Prominent people who know you and are known to the speaker might serve as references for your group. Ask these people to endorse your invitation with letters, emails, or phone calls to your invitee.

A short history of other successful major programs your group has sponsored will help persuade a speaker to accept your invitation.

If you don’t know how to get in touch with the speaker you desire, the Leadership Institute may be able to help.

The Leadership Institute (LI) helps independent conservative groups bring speakers to campus.  If you have a specific person in mind, LI may be able to help you get in touch with the speaker to arrange the details of the visit.

After you invite the speaker, it is a good idea to phone his or her office a week after mailing the invitation to be sure it was received and to ask if the speaker’s staff have any questions you can answer.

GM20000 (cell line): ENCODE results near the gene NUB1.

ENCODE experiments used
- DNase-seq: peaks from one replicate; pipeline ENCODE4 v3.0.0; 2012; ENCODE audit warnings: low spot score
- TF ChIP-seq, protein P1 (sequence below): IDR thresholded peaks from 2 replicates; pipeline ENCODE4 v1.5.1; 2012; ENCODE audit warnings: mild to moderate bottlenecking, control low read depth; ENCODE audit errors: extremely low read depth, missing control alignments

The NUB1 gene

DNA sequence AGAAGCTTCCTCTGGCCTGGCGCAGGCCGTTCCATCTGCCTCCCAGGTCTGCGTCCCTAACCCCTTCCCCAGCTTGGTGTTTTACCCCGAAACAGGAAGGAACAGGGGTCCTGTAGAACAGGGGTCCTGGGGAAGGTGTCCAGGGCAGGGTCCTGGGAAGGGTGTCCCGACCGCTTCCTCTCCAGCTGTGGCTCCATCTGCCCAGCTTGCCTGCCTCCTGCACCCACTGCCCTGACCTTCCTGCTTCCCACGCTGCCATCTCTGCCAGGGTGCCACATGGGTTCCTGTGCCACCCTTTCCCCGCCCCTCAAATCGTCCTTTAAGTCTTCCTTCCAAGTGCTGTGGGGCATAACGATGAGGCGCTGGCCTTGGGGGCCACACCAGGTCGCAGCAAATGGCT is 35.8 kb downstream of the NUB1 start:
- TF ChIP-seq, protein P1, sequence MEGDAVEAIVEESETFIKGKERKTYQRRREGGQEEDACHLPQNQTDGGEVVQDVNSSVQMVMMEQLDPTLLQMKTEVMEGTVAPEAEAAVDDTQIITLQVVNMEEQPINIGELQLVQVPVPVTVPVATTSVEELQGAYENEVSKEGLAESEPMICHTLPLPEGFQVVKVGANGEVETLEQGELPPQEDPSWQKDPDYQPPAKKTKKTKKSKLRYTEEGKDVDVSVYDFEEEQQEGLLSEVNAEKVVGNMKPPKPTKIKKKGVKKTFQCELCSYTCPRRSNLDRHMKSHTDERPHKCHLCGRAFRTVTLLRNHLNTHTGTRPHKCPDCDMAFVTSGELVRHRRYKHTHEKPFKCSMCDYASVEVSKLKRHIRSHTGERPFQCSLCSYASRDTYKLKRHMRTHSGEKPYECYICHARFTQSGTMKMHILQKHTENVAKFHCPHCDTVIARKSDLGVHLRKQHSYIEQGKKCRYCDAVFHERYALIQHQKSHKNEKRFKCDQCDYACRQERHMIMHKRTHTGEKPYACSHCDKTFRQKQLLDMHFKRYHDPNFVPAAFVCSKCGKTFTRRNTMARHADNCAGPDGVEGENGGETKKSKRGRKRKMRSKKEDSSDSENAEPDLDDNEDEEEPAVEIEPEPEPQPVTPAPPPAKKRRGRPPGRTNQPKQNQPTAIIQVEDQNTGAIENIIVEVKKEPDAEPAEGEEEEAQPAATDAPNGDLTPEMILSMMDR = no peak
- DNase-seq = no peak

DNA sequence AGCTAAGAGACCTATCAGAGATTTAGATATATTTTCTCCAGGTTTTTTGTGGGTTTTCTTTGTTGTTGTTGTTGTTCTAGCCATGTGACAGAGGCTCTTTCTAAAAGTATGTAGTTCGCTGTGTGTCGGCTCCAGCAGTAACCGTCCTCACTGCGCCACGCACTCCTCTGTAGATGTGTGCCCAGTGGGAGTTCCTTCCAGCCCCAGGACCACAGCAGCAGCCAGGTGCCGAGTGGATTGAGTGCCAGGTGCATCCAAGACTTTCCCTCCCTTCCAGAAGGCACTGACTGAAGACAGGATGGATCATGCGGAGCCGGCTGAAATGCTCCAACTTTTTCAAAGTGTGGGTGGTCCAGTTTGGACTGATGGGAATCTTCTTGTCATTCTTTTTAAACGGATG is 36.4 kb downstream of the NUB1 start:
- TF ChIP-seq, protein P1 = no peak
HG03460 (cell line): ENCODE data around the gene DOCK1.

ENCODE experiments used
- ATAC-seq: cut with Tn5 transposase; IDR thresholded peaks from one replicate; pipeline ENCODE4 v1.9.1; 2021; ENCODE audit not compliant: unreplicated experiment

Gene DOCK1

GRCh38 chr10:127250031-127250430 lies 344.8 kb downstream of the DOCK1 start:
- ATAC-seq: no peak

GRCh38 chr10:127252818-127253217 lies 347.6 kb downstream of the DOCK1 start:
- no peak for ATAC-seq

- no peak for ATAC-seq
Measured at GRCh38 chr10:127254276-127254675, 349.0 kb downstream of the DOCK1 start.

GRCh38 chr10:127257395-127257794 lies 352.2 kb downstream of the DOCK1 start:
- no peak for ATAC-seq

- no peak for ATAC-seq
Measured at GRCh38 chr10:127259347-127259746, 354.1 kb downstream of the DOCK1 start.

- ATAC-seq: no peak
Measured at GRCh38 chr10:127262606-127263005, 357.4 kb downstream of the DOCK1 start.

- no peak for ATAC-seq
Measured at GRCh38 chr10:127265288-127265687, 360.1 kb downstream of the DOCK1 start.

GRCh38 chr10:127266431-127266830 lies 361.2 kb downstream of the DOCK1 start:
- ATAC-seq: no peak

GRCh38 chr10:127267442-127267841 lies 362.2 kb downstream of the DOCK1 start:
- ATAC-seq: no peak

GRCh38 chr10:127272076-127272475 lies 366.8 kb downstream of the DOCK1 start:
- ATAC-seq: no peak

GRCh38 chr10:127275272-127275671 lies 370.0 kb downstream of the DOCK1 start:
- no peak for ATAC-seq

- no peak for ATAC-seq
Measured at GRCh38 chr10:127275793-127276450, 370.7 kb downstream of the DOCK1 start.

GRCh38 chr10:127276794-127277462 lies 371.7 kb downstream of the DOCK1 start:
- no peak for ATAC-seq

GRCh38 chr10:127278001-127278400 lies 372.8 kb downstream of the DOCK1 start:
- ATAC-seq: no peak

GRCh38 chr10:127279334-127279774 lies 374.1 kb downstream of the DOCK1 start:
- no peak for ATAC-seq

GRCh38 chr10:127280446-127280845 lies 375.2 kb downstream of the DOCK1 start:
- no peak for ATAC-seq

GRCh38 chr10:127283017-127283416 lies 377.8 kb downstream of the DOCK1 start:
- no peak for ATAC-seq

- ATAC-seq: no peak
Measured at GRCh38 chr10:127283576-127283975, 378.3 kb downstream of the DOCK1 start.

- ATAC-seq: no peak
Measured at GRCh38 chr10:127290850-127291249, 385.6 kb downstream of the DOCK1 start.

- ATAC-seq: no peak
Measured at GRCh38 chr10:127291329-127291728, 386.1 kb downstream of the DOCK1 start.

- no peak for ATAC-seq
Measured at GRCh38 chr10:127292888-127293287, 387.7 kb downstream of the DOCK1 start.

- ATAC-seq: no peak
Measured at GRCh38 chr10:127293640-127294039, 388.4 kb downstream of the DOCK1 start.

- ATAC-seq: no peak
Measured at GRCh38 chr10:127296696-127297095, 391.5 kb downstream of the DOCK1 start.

Once the speaker accepts, ask him to send you photos, biographical information, and useful information about the topic he will cover.
 
After the event is set, maintain regular contact with the scheduler. Phone the speaker’s office a week in advance and again a day in advance of the event to be sure everything is still scheduled.

3. Filling the Speaker’s Schedule

After a speaker has accepted your invitation, find out how much of his time will be available for other activities. Then try to schedule his time in order to get the maximum benefit from his visit.

If the invited speaker has the time, you can expand his visit into a full day of events.